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When I met Virginia Ñuñoncca, I realized why her story had inspired so many people.
Before I ever met Virginia Ñuñoncca, I knew her face. In 2012, Oxfam connected Ñuñoncca, a farmer from a tiny village in the mountains of Peru, with a photojournalist from El Comercio newspaper. El Comercio featured her in its biennial photography exhibit, which focused on rights and inclusion.
Even as a visitor to Peru attending the exhibit, I knew how unusual it was to see photos of, and quotes from, someone like Ñuñoncca—an indigenous woman from a rural Andean region—in an art gallery in downtown Lima. Her participation embodied Oxfam’s efforts to close the gap between what journalist Marie Arana called the “two Perus”: the thriving, bustling capital and the remote, poor villages of the countryside.
So it’s fitting that Ñuñoncca’s photo is again helping to tell a story about Peru’s rural people, this time on the cover of our Winter 2014 issue of OXFAMCloseup magazine. When I visited Ñuñoncca’s farm last October to profile her for the magazine, I realized why this warm, energetic woman had inspired so many. Three years after participating in an Oxfam-funded project designed to help Andean farmers adapt to climate change, Ñuñoncca has expanded her irrigation system, tripled her pastureland, and purchased dairy cows. By selling their milk and cheese, she earns a steady income for the first time.
Becoming equals in rights
Ñuñoncca, now 54, told me she also took part in workshops organized by the project on leadership, self-esteem, and gender equality. “Before [the workshops], I was afraid of men. I felt that men had more rights than I did,” she said. “But learning about gender, I learned we’re all equal—men and women both. … Now I’m not afraid. Now I respect the rights of others.”
Rural indigenous women are among the most marginalized groups in Peru, with fewer opportunities than men to get an education or earn a decent living. Because they are often the ones who care for their families and the land, their participation in the climate change adaptation project was essential.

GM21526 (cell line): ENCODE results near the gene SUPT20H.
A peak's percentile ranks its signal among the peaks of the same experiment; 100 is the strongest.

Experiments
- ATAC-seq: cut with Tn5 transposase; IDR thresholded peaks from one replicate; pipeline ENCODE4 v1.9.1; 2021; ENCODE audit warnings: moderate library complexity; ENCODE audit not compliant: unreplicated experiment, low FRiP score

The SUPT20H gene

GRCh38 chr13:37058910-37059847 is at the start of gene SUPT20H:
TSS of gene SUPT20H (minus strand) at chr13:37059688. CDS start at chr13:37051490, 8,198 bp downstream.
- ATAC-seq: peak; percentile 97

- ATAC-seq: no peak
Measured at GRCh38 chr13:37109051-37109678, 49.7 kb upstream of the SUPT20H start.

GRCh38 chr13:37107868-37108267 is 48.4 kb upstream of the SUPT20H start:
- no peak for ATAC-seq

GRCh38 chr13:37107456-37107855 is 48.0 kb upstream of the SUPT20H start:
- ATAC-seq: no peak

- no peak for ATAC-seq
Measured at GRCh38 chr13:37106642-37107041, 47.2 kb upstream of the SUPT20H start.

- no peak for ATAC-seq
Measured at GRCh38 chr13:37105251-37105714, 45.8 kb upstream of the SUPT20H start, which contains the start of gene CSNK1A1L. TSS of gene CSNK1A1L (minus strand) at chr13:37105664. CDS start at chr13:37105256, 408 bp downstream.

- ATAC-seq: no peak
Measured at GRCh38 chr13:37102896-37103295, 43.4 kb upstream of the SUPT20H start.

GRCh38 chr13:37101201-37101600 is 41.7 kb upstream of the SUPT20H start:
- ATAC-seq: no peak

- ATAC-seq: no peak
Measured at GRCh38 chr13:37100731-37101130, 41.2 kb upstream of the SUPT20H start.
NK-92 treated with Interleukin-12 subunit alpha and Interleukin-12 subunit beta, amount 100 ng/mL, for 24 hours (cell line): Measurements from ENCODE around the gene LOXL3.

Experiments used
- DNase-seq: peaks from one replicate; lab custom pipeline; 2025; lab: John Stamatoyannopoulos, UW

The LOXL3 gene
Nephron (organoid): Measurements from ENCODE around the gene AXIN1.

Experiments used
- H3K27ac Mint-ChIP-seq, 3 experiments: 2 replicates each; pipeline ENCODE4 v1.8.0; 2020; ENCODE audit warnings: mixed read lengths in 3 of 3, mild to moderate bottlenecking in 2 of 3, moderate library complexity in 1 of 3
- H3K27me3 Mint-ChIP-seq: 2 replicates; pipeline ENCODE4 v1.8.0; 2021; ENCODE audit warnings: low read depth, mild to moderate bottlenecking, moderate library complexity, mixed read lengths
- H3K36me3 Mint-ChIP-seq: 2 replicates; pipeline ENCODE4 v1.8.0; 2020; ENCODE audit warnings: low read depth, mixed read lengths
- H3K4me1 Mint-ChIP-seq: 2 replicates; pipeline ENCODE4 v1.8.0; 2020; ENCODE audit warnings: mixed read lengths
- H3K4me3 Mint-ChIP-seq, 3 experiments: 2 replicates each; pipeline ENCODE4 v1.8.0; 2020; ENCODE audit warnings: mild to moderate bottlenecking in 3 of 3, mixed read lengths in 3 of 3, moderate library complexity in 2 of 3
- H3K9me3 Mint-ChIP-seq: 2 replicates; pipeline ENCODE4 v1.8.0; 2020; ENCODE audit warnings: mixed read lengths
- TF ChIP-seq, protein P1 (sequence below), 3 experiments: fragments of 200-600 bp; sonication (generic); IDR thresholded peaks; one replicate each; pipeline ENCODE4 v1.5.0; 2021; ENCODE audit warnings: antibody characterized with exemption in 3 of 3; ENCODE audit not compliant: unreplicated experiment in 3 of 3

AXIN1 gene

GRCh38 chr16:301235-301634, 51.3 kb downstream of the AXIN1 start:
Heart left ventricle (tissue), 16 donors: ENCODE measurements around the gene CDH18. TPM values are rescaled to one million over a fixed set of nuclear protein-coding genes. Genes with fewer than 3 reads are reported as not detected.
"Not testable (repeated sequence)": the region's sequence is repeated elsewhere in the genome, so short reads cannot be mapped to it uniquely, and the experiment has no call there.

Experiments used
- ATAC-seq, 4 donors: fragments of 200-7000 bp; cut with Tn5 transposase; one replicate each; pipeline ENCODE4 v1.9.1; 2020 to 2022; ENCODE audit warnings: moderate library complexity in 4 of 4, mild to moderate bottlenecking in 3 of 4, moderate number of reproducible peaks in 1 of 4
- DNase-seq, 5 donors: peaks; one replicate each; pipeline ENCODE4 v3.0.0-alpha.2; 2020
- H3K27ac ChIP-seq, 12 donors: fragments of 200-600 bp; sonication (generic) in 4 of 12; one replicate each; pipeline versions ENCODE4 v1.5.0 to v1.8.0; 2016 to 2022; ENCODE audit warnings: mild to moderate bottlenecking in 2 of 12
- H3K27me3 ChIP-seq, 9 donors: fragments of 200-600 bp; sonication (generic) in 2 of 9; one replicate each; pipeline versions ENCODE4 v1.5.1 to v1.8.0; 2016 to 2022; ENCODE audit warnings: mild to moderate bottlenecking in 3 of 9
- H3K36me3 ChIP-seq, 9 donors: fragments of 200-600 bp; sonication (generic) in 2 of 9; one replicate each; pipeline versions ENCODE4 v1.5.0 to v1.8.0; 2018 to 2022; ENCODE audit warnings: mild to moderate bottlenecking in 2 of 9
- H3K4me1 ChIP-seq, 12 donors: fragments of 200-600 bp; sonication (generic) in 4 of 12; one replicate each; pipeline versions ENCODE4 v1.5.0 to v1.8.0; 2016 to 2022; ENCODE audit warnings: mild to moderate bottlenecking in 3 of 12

“At first, only men wanted to be trained on the technologies [from the project]. They said women shouldn’t take part,” explained Eusebio Huaylla, project coordinator for Oxfam’s local partner Practical Action. “So we organized another workshop and asked women leaders to come. … Their assignment was to organize other women in their communities. They could talk to other women, gather their concerns, and share these in spaces of community coordination.”
Ñuñoncca has passed on these teachings about leadership and gender equality to both women and men. “Sometimes I go to other communities, and when I get there I shared what I learned,” she said. “There are some that listen. … They say, ‘what you told me helped me.’”
Her calm conviction reminded me of my mom, who taught my sister and me to proudly call ourselves feminists. I asked Ñuñoncca how she’d passed these beliefs on to her own four daughters and two sons.
“[I tell them] that it has to be the same work … the same rights, in the house, in the country, as professionals, for both men and women,” she said. “There shouldn’t be machismo. We should all be respected as equals in rights.”
Recently, Ñuñoncca was elected as a representative of three communities for a district project on livestock, where she spoke about her experience raising dairy cows. As she becomes more well-known, her role as a leader and spokesperson continues to evolve.
“After the workshops I wanted to be president of my community, but I didn’t have enough time. I’m still thinking about it,” she said with a laugh. “Someday, maybe.”